ABSTRACT

BACKGROUND: COVID-19 associated coagulopathy (CAC) can either be localized or systemic hypercoagulable state with increased risk of thromboembolism. This study looked into the usefulness of Thromboelastography (TEG) and the velocity curve (V-curve) derivative from TEG in diagnosing and differentiating different stages of CAC. MATERIALS AND METHODS: A prospective single cohort study of RT-PCR confirmed COVID-19 patients was carried out for 2 weeks. Severe COVID-19 patients in the adult critical care units with a TEG report were recruited for the study. Citrated kaolin TEG was performed on the day of admission before anticoagulation. TEG parameters included were R and K time, alpha angle, maximum amplitude, clotting index, lysis at 30 min. The first-degree velocity curve of TEG is plotted as V-curve which extrapolates thrombus generation potential. Parameters analyzed were the maximum rate of thrombus generation as well as thrombus generated (TG). RESULTS: The study included 43 patients with an average age of 58.34 (±15.35). TEG as well as V-curve of all the patients were hypercoagulable compared with age-matched reference range. We had 79.06% of patients in hypercoagulable stage. The mortality rate was 32.56% and 30.23% developed thrombotic incidents. Patients who succumbed to death had prolonged PT, aPTT, MA, Ly30, with a reduced TG (p < .05). The presence of fibrinolysis was associated with thromboembolism (OR = 6.76, CI = 1.48-25.82). Repeat TEG was done randomly in 11 patients and revealed a persistent hypercoagulable stage with increasing fibrinolysis activity. CONCLUSION: TEG is a useful tool in diagnosing and categorizing Coagulopathy associated with COVID-19.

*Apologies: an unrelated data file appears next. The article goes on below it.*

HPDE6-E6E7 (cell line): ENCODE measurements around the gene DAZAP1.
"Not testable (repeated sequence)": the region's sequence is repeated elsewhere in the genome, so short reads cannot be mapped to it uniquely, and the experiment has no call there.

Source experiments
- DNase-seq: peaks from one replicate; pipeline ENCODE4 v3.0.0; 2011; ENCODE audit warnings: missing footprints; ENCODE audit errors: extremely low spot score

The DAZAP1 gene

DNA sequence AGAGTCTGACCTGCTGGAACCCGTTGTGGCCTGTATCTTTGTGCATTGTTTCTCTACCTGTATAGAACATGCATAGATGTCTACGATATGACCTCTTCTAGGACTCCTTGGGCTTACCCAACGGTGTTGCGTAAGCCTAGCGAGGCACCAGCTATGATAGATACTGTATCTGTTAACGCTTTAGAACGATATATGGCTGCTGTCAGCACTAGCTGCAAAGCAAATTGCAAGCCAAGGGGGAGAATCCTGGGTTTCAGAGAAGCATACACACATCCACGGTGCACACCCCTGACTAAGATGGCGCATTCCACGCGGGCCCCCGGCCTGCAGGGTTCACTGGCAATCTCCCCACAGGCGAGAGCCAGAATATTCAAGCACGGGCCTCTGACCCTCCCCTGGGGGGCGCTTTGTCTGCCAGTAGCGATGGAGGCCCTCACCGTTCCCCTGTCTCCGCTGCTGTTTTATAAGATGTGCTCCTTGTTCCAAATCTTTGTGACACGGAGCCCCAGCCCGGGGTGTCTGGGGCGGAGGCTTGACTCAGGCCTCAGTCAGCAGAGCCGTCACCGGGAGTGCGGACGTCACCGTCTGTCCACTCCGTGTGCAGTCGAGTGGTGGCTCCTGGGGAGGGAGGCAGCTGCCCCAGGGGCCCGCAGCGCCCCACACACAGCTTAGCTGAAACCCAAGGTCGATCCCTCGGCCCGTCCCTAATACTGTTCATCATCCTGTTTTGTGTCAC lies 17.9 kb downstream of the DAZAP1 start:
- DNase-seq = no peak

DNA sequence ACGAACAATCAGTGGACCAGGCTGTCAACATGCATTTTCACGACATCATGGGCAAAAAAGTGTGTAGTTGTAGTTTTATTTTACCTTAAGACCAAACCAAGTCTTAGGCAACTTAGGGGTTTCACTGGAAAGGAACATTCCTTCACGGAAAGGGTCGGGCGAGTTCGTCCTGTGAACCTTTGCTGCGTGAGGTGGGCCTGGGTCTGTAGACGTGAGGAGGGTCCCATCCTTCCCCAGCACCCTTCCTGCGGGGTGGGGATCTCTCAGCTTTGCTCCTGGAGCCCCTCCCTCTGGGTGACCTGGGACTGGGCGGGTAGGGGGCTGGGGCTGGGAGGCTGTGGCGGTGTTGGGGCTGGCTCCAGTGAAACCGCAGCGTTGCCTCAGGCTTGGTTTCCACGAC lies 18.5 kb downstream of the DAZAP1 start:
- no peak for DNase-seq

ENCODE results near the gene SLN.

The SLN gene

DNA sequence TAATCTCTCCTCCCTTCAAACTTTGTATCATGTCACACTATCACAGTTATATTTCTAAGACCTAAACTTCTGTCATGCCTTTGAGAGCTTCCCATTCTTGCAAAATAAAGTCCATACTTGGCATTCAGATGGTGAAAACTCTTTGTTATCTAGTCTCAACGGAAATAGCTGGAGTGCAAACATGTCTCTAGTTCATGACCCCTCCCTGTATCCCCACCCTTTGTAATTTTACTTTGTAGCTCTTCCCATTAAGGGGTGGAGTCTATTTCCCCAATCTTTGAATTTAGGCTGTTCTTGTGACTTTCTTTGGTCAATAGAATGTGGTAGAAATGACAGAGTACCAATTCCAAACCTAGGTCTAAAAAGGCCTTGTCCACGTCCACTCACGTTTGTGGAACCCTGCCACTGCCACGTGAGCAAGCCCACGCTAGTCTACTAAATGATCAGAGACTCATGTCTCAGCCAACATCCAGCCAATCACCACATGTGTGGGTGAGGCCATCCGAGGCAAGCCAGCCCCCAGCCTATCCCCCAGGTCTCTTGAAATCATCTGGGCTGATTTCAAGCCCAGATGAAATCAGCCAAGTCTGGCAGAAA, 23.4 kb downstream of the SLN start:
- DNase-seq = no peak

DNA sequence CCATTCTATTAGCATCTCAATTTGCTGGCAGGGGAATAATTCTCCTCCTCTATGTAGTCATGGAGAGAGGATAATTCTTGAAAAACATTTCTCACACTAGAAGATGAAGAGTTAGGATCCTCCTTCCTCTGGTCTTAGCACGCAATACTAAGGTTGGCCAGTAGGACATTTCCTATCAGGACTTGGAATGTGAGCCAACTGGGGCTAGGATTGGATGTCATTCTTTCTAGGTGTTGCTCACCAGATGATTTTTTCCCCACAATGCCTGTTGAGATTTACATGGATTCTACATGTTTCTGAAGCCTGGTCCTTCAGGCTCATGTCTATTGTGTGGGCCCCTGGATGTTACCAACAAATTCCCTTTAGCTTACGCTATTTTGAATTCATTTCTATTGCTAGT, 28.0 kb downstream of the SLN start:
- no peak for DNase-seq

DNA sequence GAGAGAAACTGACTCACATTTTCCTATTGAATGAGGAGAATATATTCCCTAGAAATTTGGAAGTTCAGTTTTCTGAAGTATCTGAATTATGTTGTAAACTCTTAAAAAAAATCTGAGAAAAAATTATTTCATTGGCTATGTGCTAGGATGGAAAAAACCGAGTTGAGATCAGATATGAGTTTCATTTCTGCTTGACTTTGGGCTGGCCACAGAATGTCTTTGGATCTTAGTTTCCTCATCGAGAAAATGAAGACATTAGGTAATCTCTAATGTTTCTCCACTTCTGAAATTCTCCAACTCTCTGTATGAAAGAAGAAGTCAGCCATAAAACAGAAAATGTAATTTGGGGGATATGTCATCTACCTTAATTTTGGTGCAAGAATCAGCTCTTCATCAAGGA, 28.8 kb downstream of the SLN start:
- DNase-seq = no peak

Subject(s)
Blood Coagulation Disorders , COVID-19 , Thromboembolism , Thrombophilia , Adult , Blood Coagulation Disorders/diagnosis , Blood Coagulation Disorders/etiology , COVID-19/complications , COVID-19/diagnosis , COVID-19 Testing , Cohort Studies , Humans , Middle Aged , Prospective Studies , Thrombelastography , Thrombophilia/complications , Thrombophilia/etiology
7.
Eur Rev Med Pharmacol Sci ; 26(9): 3399-3405, 2022 05.
Article in English | MEDLINE | ID: covidwho-1856627

ABSTRACT